Private Christian schools, Bible Colleges and Universities, and Seminaries have instilled in us an approved Christian orthodoxy from the cradle to the grave. And woe be it to us if we depart from the accepted path. We’ve heard the same information and answers to all of our questions for so long that only certain conclusions seem reasonable and acceptable to us now.
Tradition, pride, and prejudice die hard. So said a popular minister in Dallas, Texas, this past Sunday (March 5, 2017). How true that is! But how little each of us believes it is true of us personally. I find it interesting that most of us think everyone else is bound by errant traditions, but we have somehow remained free from them. But the truth of the matter is we are all programmed by the messages that we’ve heard all our lives. Few have any interest in even looking into the possibility that they might need to correct some part of what they have been taught. Even though we all come from different traditions, we somehow think that our tradition is, without any doubt, the correct one, and everyone else must adjust to what we believe to be true.
I’m directionally challenged! That is the politically correct way of saying, “I get lost.” I picked my son up at the airport one evening, took the wrong turn because of highway construction and then tried to get back to familiar territory for over one hour and a half. When I see a “detour sign,” my blood press begins to climb, and panic begins its quiet, subtle overthrow of my once calmed emotions because I know I’m about to get lost yet again.
When I get lost, I experience complete disorientation. I forget to ask myself questions like, “where is the sun and what time of day is it?” Yet, with all my disorientation, I feel so confident that the next turn I make will bring me out of this mess. Yet that too is a problem since it leads me to keep going in the wrong direction hoping that it will somehow, eventually lead me back to the right road if I just keep going. Think of me as an example of the nation of Israel in its wilderness wanderings, except on wheels.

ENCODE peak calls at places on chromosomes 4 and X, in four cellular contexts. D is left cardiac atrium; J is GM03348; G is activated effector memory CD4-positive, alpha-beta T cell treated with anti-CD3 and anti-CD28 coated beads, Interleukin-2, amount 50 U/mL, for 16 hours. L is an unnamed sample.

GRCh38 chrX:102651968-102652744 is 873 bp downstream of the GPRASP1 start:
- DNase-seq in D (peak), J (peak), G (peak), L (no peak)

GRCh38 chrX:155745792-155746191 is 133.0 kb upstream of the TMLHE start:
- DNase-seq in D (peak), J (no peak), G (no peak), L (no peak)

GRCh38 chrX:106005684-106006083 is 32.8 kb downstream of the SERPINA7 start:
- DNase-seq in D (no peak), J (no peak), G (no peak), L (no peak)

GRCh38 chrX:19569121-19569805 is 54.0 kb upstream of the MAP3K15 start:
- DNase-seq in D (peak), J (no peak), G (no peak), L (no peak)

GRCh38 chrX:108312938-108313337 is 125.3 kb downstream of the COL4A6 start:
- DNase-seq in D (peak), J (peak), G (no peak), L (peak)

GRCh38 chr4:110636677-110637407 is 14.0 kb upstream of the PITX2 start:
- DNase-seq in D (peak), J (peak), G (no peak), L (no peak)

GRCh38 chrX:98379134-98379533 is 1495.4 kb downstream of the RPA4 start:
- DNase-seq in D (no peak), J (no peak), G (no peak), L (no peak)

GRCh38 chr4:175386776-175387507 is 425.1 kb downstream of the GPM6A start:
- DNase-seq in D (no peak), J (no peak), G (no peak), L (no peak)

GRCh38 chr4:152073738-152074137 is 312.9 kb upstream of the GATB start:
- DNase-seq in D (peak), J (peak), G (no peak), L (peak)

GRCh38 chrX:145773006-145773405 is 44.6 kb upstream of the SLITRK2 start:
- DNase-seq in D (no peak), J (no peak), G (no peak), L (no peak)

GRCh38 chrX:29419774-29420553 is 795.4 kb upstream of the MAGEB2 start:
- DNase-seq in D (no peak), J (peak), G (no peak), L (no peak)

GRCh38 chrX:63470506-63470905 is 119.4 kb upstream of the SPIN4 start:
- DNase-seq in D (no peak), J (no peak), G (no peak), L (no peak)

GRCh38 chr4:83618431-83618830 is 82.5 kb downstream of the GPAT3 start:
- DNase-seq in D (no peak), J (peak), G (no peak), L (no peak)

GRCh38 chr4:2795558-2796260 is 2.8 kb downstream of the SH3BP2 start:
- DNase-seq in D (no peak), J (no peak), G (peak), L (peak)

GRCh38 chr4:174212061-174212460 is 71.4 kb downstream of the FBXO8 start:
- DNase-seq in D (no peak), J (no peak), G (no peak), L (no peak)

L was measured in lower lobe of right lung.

Many people are directionally challenged when it comes to finding the correct road to heaven. And this can also create a lot of disorientation and panic.
The problem is exacerbated by the fact that there is a cacophony of voices shouting out different directions, all at the same time.
It is probably the universal belief among Christians that Jesus is their safety net. Faith placed in Him will keep that “believer” out of the fires below. As a result of this guaranteed deliverance after death, some Christians are openly rebellious while others seem to be indifferent to spiritual things on a daily basis. I have even had the opportunity of ministering to some Christians who were taught not to worry about sinning because they can always confess it and know that God will forgive it. In other words, they don’t need to stop sinning; they just need to confess it on a regular basis. If they do, God is almost obligated to forgive all the sins that are confessed, or at least that is the impression that some folks have from the teaching that they have received.
Every repentant person (notice that I didn’t add the word “truly!” God knows every man’s heart and can’t be conned in any way), whether he is a Christian or not, will be forgiven. God wants to forgive more than most people want to be forgiven. But He doesn’t forgive the insincere or the manipulative. He sees right through such dark motivations. He is infinitely more knowledgeable than the evil Queen’s mirror on the wall! He knows what is fair, what is fake, and what is flawed. He simply knows it all.
This was the word which was used repeatedly by Vizzini in the Princess Bride. But Inigo Montoya responds correctly when he notably said, “You keep using that word. I don’t think it means what you think it means.” Montoya was correct…Vizzini was using the word incorrectly. Words are funny that way. The Greek Stoic Philosopher Epictetus wrote, “First learn the meaning of what you say, and then speak.”
In the English language that is often difficult to do.
We talk about things like English Muffins, which have no origination in England. We speak about hamburgers which have no ham; in the same way we speak of eating eggplant but it has no egg in it. We talk about parking on driveways, and driving on parkways. We say that a house can burn up…as it burns down. I could go on…but I am sure you get the idea. The English language may be one of the most difficult to learn, understand, or interpret.
Communication, written or spoken, is riddled with inherent complications.
We need to learn the meaning of what we say before we speak about what we think we know. When we speak about spiritual concepts or topics, we must learn the meaning that God gave to the terms before we use them.
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